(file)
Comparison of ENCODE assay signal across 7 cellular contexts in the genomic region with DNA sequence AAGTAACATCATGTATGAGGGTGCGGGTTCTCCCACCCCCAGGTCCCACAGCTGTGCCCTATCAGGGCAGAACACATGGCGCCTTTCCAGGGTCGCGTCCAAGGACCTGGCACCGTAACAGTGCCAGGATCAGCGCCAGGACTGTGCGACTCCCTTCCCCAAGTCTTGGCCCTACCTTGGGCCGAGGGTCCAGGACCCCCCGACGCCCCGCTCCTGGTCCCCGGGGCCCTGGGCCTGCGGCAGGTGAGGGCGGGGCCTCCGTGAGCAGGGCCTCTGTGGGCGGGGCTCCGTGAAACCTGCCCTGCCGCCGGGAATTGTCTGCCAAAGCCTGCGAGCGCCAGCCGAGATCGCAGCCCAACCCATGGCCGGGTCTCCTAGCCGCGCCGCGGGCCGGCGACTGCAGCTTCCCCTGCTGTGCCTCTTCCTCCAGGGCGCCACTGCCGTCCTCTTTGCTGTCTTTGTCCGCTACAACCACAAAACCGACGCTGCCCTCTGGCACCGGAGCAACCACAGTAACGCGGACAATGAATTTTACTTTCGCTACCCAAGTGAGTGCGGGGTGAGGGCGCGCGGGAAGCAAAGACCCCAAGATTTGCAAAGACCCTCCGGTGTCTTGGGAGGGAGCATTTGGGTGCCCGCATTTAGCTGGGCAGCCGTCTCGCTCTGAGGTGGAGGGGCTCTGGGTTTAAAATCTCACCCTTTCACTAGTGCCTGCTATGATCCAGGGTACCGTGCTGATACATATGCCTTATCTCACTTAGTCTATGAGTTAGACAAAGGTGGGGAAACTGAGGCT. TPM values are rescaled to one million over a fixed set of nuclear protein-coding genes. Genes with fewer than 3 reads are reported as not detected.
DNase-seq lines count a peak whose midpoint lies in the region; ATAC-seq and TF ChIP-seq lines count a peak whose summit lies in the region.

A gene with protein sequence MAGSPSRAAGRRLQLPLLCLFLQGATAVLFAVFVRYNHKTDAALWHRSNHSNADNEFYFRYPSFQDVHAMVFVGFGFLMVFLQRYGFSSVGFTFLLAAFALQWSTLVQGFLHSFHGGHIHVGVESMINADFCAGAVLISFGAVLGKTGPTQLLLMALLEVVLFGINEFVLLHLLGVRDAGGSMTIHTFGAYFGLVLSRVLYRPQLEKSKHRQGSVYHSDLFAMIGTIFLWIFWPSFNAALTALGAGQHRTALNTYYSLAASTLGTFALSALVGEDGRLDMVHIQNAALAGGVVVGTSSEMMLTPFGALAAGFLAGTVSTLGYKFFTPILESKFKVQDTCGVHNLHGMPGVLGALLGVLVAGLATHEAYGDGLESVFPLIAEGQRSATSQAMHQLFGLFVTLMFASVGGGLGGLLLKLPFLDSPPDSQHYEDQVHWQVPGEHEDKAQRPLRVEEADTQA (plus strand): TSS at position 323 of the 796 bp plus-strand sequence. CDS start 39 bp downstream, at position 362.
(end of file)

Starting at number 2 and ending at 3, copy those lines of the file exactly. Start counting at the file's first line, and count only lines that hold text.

DNase-seq lines count a peak whose midpoint lies in the region; ATAC-seq and TF ChIP-seq lines count a peak whose summit lies in the region.

A gene with protein sequence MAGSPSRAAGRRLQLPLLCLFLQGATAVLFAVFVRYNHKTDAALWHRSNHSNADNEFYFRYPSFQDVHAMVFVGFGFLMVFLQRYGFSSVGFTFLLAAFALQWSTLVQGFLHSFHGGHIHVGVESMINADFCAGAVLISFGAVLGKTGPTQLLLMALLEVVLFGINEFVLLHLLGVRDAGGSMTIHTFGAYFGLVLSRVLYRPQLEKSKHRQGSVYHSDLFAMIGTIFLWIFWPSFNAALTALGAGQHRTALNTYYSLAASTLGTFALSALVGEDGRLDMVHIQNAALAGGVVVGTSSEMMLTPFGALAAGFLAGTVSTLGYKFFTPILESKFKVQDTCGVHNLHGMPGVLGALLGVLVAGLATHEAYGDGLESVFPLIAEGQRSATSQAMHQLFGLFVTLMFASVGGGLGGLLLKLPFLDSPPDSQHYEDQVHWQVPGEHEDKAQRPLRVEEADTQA (plus strand): TSS at position 323 of the 796 bp plus-strand sequence. CDS start 39 bp downstream, at position 362.